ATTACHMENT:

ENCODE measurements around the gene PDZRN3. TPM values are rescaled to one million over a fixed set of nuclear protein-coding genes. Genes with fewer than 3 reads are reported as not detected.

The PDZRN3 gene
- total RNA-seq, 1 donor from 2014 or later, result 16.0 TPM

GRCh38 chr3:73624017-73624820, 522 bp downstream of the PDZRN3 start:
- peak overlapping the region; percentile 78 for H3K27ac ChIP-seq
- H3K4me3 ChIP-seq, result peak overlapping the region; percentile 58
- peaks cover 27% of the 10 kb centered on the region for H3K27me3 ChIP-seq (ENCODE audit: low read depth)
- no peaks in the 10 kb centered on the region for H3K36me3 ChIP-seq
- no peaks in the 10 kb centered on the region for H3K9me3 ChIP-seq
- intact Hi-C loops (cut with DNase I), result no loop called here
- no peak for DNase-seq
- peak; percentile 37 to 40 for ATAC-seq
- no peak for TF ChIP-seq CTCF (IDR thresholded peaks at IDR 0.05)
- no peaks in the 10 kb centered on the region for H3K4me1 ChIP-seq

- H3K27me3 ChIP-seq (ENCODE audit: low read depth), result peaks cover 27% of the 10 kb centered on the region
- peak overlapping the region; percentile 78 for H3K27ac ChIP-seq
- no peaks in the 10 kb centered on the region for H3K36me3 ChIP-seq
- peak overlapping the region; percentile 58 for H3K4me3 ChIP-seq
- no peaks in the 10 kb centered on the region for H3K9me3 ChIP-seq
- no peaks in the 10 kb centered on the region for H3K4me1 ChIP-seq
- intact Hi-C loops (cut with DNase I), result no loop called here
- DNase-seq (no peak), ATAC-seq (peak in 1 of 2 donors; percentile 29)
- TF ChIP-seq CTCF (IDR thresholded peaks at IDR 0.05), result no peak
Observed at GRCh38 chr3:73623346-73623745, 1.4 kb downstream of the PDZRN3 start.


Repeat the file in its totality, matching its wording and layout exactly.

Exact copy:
ENCODE measurements around the gene PDZRN3. TPM values are rescaled to one million over a fixed set of nuclear protein-coding genes. Genes with fewer than 3 reads are reported as not detected.

The PDZRN3 gene
- total RNA-seq, 1 donor from 2014 or later, result 16.0 TPM

GRCh38 chr3:73624017-73624820, 522 bp downstream of the PDZRN3 start:
- peak overlapping the region; percentile 78 for H3K27ac ChIP-seq
- H3K4me3 ChIP-seq, result peak overlapping the region; percentile 58
- peaks cover 27% of the 10 kb centered on the region for H3K27me3 ChIP-seq (ENCODE audit: low read depth)
- no peaks in the 10 kb centered on the region for H3K36me3 ChIP-seq
- no peaks in the 10 kb centered on the region for H3K9me3 ChIP-seq
- intact Hi-C loops (cut with DNase I), result no loop called here
- no peak for DNase-seq
- peak; percentile 37 to 40 for ATAC-seq
- no peak for TF ChIP-seq CTCF (IDR thresholded peaks at IDR 0.05)
- no peaks in the 10 kb centered on the region for H3K4me1 ChIP-seq

- H3K27me3 ChIP-seq (ENCODE audit: low read depth), result peaks cover 27% of the 10 kb centered on the region
- peak overlapping the region; percentile 78 for H3K27ac ChIP-seq
- no peaks in the 10 kb centered on the region for H3K36me3 ChIP-seq
- peak overlapping the region; percentile 58 for H3K4me3 ChIP-seq
- no peaks in the 10 kb centered on the region for H3K9me3 ChIP-seq
- no peaks in the 10 kb centered on the region for H3K4me1 ChIP-seq
- intact Hi-C loops (cut with DNase I), result no loop called here
- DNase-seq (no peak), ATAC-seq (peak in 1 of 2 donors; percentile 29)
- TF ChIP-seq CTCF (IDR thresholded peaks at IDR 0.05), result no peak
Observed at GRCh38 chr3:73623346-73623745, 1.4 kb downstream of the PDZRN3 start.